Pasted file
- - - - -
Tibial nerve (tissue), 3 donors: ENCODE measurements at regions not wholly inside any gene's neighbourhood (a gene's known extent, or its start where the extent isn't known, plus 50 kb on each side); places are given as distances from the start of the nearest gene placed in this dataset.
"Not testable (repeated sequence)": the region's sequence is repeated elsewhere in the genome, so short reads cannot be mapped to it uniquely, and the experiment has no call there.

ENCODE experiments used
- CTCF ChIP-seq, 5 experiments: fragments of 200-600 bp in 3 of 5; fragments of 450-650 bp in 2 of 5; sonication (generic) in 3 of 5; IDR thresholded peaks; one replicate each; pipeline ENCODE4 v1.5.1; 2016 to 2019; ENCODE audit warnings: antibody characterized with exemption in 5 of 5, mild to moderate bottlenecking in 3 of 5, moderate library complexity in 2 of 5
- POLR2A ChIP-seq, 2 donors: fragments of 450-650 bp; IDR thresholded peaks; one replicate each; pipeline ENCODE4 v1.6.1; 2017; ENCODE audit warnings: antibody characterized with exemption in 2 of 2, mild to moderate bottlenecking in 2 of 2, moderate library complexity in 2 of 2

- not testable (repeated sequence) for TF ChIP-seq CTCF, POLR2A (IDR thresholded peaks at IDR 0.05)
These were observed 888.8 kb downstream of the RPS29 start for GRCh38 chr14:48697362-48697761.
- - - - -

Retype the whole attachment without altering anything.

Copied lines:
Tibial nerve (tissue), 3 donors: ENCODE measurements at regions not wholly inside any gene's neighbourhood (a gene's known extent, or its start where the extent isn't known, plus 50 kb on each side); places are given as distances from the start of the nearest gene placed in this dataset.
"Not testable (repeated sequence)": the region's sequence is repeated elsewhere in the genome, so short reads cannot be mapped to it uniquely, and the experiment has no call there.

ENCODE experiments used
- CTCF ChIP-seq, 5 experiments: fragments of 200-600 bp in 3 of 5; fragments of 450-650 bp in 2 of 5; sonication (generic) in 3 of 5; IDR thresholded peaks; one replicate each; pipeline ENCODE4 v1.5.1; 2016 to 2019; ENCODE audit warnings: antibody characterized with exemption in 5 of 5, mild to moderate bottlenecking in 3 of 5, moderate library complexity in 2 of 5
- POLR2A ChIP-seq, 2 donors: fragments of 450-650 bp; IDR thresholded peaks; one replicate each; pipeline ENCODE4 v1.6.1; 2017; ENCODE audit warnings: antibody characterized with exemption in 2 of 2, mild to moderate bottlenecking in 2 of 2, moderate library complexity in 2 of 2

- not testable (repeated sequence) for TF ChIP-seq CTCF, POLR2A (IDR thresholded peaks at IDR 0.05)
These were observed 888.8 kb downstream of the RPS29 start for GRCh38 chr14:48697362-48697761.